A call for sign language to be introduced on campus
March 20, 2018
As campus continues to make changes to cater to the needs of students with disabilities, director of the disability support services, Debra Higginbotham is making an appeal for the inclusion of sign language in the course catalog.
“So many students don’t even know about the number of students who have disabilities you don’t see. And of course those are the students who will not necessarily be able to say, “Look at me, I have a disability.’ Sign language is a way in which these students express their feelings, how they learn and live their lives as normal as possible,” said Higginbotham.
Higginbotham said the introduction of a sign language course would improve learning for students with disabilities.
“I have advocated for that for years because think about it, you have students who may be deaf and they have a foreign language requirement which they’re not going to be able to hear and we don’t have translators for that. So the thing is, if you had a sign language class that would be fine. They can do that,” she said. “The other thing is for people with learning disabilities. Because they have enough problems with the written word and maybe auditory comprehension, when they get into sign, that’s a concept language, that’s much easier than using letters.”
While sign language is necessary, Higginbotham said she understands that the implementation on campus can be a costly venture.
“It is difficult setting up a course like that because you’re looking at getting people qualified enough to teach it, you’re also talking about [going] through the coordinating board. You have to come up with a code number, so a number of things have to be done. Sign language interpreters can make anywhere from $35 -$100 an hour, that’s intensive when you have several students needing to be served,” she said.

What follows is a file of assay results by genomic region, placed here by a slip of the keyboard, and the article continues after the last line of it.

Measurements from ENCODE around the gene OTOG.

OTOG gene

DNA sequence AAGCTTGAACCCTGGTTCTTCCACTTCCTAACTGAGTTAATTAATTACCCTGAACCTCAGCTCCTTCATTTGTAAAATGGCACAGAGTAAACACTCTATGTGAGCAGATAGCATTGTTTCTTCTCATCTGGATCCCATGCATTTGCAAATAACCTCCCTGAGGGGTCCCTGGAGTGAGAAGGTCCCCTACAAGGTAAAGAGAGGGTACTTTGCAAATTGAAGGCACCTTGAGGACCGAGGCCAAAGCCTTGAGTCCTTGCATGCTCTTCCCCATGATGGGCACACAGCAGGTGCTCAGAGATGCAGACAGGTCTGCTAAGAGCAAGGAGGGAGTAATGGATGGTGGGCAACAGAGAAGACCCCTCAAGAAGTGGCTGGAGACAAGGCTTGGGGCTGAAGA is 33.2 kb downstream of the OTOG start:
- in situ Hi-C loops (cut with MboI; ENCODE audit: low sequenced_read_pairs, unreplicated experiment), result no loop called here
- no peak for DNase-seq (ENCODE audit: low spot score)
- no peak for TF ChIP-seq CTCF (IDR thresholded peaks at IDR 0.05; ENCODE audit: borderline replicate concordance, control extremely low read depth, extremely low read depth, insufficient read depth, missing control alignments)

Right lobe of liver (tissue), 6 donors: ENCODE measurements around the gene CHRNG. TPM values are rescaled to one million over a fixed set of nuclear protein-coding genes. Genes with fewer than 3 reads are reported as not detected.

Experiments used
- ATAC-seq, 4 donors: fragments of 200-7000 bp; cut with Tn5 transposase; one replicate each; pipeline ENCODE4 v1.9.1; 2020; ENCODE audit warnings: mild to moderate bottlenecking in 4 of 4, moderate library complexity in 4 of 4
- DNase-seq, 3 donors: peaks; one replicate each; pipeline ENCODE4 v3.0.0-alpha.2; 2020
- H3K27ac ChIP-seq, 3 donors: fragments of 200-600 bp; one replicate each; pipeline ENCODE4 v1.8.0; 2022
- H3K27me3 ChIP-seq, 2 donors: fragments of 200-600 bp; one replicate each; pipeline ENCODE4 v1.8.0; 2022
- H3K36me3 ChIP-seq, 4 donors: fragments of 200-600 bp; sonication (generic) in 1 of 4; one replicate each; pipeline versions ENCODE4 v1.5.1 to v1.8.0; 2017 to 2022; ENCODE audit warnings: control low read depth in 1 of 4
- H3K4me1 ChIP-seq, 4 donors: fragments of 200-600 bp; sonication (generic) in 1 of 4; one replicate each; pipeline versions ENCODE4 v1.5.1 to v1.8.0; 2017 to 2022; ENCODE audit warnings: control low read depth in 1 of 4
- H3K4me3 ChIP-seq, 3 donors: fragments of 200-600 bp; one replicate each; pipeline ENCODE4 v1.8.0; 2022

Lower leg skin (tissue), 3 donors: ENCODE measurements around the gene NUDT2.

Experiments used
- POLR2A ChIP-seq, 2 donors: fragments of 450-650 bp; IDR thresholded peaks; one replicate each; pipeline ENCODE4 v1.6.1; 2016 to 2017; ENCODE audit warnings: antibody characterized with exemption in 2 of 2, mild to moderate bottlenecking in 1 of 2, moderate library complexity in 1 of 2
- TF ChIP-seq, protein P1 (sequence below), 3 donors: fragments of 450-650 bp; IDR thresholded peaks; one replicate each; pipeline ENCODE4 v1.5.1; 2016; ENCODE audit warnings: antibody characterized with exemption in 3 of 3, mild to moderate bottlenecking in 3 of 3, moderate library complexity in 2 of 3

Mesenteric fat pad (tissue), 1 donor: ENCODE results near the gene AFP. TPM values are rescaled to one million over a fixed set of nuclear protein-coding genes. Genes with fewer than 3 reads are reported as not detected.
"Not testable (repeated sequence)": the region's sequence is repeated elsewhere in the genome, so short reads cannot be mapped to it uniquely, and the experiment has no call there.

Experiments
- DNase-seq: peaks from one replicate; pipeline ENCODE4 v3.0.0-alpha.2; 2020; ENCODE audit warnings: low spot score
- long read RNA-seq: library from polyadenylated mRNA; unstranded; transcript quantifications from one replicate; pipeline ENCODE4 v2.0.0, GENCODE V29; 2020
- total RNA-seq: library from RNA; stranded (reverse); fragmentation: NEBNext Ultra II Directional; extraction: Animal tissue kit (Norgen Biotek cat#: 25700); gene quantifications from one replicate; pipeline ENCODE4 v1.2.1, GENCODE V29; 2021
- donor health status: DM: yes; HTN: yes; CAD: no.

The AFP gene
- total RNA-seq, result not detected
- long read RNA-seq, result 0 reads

Higginbotham said, awareness also needs to be achieved at a faculty level.
“We have some instructors that when a sign language interpreter goes in, they have a lot of questions about what the interpreter’s doing and why is this like that and then the interpreter’s like, “don’t worry about it,” and that type of thing. They may say that’s not really a foreign language, but it actually is.”
According to the World Federation of the Deaf, there are 70 million people in the world who use sign language to communicate.
Higginbotham said classroom interaction with interpreters is good because, “once people start seeing this, it makes them more aware and they have great ideas and all that. It’s amazing how I get so many people saying, ‘Do we teach sign language here? I would love to learn sign language.'”
Students also share the sentiment that a sign language course should be provided on campus.
“I came here with the hopes of being able to sign up for a sign language course because it was always interesting to me. I was very disappointed when I found out it was not being offered here on campus and I know it’s offered elsewhere,” Rebecca Adams, management information systems freshman, said.
Whitney Jackson, biology sophomore, said many having a sign language course on campus would benefit many students.
“I think it would be good to have [professors] teach [sign language] on campus because so many people could use it: students interacting with clients or customers at their jobs, nursing students, students in special education,” Jackson said.